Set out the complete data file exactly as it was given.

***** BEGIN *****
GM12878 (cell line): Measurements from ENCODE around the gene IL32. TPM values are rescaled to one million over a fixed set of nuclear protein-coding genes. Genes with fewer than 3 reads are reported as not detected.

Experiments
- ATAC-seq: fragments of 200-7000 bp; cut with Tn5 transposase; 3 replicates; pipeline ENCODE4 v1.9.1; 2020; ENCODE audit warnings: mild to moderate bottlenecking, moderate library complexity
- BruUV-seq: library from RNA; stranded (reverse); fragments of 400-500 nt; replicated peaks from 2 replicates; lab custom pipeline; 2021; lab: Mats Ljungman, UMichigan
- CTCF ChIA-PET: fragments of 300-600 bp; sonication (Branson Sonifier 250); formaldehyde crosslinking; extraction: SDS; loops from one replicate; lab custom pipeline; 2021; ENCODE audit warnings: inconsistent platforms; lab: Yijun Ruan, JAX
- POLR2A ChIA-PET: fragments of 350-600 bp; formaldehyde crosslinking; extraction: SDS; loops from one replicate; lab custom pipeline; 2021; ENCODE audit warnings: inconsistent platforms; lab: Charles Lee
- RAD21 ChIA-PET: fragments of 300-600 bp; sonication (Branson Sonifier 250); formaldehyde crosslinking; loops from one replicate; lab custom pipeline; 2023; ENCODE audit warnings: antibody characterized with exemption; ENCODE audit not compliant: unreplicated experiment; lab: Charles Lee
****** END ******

GM12878 (cell line): Measurements from ENCODE around the gene IL32. TPM values are rescaled to one million over a fixed set of nuclear protein-coding genes. Genes with fewer than 3 reads are reported as not detected.

Experiments
- ATAC-seq: fragments of 200-7000 bp; cut with Tn5 transposase; 3 replicates; pipeline ENCODE4 v1.9.1; 2020; ENCODE audit warnings: mild to moderate bottlenecking, moderate library complexity
- BruUV-seq: library from RNA; stranded (reverse); fragments of 400-500 nt; replicated peaks from 2 replicates; lab custom pipeline; 2021; lab: Mats Ljungman, UMichigan
- CTCF ChIA-PET: fragments of 300-600 bp; sonication (Branson Sonifier 250); formaldehyde crosslinking; extraction: SDS; loops from one replicate; lab custom pipeline; 2021; ENCODE audit warnings: inconsistent platforms; lab: Yijun Ruan, JAX
- POLR2A ChIA-PET: fragments of 350-600 bp; formaldehyde crosslinking; extraction: SDS; loops from one replicate; lab custom pipeline; 2021; ENCODE audit warnings: inconsistent platforms; lab: Charles Lee
- RAD21 ChIA-PET: fragments of 300-600 bp; sonication (Branson Sonifier 250); formaldehyde crosslinking; loops from one replicate; lab custom pipeline; 2023; ENCODE audit warnings: antibody characterized with exemption; ENCODE audit not compliant: unreplicated experiment; lab: Charles Lee